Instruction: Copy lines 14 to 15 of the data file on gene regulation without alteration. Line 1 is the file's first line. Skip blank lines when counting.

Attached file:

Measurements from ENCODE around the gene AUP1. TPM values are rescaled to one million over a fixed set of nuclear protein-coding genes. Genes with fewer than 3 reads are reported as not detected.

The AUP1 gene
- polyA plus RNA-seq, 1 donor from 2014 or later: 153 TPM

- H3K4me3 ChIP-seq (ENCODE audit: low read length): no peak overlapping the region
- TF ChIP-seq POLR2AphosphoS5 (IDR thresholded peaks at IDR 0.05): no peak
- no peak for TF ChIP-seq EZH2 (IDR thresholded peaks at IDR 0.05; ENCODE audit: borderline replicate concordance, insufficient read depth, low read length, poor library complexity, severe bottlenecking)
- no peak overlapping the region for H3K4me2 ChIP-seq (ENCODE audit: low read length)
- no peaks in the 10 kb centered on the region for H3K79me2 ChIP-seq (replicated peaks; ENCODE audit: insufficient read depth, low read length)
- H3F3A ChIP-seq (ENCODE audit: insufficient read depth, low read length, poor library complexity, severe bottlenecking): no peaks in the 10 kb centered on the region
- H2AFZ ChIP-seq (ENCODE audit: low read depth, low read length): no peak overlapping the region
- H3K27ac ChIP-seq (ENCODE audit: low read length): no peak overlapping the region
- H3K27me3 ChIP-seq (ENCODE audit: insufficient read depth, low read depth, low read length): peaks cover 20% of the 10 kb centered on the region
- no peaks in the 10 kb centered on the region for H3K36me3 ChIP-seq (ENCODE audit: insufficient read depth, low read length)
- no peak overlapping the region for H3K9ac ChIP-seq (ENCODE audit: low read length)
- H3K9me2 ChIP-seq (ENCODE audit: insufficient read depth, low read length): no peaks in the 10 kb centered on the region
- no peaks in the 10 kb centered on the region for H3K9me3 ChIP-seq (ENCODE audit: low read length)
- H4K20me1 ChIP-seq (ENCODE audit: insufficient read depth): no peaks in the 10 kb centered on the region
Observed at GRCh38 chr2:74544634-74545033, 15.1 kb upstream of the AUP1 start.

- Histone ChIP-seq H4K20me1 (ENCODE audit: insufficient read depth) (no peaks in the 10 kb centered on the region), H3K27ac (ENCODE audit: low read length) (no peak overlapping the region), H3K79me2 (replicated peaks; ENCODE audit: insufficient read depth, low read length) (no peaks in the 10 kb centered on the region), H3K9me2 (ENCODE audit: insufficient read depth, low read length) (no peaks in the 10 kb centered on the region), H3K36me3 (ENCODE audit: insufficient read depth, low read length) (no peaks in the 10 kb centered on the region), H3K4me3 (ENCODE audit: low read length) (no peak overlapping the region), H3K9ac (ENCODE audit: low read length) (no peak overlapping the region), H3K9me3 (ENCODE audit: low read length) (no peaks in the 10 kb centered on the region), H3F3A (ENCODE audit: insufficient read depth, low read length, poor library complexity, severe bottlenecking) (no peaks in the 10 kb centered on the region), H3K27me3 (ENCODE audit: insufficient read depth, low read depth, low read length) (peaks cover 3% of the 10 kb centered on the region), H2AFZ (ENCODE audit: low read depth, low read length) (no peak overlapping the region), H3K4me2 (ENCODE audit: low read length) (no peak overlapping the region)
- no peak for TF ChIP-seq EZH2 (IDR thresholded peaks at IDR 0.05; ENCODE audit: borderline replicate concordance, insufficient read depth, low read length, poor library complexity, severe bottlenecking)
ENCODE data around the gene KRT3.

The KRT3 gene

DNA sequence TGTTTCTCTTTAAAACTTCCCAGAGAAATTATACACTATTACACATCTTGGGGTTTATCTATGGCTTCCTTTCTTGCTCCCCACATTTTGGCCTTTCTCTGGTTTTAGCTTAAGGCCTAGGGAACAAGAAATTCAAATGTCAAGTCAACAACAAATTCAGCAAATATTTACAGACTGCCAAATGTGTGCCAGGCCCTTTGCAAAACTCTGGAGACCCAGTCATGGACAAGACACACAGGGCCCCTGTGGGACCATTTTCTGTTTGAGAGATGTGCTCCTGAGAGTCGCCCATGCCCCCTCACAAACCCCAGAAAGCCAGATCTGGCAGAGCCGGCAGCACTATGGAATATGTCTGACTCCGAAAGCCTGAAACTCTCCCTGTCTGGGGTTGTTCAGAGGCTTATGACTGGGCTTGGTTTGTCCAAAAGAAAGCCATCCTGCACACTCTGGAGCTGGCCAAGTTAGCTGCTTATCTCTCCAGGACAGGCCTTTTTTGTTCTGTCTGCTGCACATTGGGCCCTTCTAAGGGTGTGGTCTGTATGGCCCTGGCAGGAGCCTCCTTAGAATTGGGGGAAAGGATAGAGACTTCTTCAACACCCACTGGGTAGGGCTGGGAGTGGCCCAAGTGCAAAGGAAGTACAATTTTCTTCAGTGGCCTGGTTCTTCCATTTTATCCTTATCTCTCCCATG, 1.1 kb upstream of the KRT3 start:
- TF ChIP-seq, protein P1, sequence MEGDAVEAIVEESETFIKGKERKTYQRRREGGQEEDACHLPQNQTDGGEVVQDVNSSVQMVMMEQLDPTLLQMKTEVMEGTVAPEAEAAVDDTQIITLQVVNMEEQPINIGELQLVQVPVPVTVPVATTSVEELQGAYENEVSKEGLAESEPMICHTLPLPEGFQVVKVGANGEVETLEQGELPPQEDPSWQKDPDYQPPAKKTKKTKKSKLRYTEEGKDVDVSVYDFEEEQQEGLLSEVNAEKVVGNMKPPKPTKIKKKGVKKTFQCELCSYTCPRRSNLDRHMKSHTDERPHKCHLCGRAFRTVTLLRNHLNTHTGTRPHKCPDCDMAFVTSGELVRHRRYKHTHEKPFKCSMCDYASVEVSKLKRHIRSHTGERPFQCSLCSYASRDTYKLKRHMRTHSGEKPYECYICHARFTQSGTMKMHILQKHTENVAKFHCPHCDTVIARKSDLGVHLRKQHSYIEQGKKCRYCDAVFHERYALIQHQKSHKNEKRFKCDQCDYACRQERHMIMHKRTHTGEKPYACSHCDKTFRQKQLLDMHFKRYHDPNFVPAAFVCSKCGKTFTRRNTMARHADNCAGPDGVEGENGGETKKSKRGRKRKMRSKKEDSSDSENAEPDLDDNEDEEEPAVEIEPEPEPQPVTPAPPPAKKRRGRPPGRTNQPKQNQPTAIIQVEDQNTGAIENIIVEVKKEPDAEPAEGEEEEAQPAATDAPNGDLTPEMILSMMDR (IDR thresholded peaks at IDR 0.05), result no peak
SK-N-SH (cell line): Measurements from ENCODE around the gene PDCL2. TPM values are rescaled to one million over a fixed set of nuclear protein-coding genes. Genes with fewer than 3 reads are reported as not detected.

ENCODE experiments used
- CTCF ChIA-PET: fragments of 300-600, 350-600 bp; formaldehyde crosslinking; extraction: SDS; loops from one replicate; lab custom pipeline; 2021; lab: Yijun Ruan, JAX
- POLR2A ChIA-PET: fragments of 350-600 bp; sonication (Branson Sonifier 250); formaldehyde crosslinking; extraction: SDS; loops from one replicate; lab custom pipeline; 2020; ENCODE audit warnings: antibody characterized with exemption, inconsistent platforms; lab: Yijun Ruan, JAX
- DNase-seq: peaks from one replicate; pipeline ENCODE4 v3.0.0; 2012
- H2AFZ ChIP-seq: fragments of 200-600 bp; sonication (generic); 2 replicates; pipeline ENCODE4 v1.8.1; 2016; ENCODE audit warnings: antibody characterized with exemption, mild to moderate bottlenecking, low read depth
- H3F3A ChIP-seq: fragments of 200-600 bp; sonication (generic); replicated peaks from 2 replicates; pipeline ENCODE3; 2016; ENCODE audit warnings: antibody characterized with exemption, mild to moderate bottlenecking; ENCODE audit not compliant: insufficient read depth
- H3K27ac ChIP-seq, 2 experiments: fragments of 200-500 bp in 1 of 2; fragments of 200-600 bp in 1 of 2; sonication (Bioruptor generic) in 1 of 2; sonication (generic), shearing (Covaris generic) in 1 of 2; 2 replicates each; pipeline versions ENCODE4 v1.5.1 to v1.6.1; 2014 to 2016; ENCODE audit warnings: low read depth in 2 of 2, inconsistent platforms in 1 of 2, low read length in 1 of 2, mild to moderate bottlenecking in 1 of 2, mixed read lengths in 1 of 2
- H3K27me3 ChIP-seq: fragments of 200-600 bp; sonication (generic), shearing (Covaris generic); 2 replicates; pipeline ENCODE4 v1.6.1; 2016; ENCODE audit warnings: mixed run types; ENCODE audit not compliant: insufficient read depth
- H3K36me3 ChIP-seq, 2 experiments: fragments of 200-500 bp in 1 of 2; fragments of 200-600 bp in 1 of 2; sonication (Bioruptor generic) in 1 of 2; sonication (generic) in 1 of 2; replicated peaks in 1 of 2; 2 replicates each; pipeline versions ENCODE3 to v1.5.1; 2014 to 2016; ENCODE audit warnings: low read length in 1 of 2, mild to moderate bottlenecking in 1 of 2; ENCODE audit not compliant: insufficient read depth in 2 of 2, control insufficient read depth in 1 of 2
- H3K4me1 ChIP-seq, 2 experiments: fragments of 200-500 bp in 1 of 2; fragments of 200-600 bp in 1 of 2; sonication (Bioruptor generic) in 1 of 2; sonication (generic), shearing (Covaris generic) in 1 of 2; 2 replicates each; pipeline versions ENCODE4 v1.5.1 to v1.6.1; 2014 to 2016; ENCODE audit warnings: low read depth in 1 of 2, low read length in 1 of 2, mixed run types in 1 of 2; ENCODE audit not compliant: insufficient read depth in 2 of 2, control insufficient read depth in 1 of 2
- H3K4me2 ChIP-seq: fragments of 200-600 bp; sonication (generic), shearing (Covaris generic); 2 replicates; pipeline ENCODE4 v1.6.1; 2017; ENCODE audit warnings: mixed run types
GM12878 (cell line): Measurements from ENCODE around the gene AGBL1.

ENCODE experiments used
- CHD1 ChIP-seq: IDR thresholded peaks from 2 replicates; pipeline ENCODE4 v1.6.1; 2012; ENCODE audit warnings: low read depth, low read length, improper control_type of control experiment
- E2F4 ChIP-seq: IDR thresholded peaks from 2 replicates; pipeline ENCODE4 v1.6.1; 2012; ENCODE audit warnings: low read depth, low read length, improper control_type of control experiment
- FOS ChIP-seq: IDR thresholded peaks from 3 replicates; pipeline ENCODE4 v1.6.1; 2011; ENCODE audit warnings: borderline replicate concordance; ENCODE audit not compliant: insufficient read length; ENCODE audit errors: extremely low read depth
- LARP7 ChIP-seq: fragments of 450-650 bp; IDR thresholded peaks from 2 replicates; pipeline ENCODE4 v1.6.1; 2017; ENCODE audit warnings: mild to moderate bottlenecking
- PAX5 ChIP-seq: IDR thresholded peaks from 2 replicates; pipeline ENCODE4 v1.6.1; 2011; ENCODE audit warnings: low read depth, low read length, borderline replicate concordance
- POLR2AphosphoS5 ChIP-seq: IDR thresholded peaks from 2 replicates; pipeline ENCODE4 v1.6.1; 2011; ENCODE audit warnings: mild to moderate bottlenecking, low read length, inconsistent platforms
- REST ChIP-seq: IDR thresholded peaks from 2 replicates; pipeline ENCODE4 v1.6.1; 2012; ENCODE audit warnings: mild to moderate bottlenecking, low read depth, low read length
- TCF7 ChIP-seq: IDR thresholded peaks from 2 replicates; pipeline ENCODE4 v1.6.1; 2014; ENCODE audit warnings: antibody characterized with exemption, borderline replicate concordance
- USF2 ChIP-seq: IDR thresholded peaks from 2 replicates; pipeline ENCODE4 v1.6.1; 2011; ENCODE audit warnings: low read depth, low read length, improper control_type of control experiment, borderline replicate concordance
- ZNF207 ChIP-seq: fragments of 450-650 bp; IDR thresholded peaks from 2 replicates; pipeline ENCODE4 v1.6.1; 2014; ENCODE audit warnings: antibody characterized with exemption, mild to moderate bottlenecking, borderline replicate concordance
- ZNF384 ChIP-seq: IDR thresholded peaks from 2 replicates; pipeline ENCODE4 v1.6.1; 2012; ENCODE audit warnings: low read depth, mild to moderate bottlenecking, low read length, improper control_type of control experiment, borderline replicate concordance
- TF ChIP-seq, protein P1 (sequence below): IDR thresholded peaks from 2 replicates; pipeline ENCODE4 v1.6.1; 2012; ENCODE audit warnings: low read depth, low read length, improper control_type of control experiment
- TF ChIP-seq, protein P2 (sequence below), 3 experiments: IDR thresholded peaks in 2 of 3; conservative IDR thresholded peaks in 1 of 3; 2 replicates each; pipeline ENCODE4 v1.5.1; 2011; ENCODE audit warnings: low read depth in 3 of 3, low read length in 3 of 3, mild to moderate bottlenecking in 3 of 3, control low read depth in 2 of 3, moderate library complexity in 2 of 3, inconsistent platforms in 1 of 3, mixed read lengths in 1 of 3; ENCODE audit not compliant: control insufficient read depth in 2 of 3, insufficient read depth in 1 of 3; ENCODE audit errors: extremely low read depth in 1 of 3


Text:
- no peak overlapping the region for H3K9ac ChIP-seq (ENCODE audit: low read length)
- H3K9me2 ChIP-seq (ENCODE audit: insufficient read depth, low read length): no peaks in the 10 kb centered on the region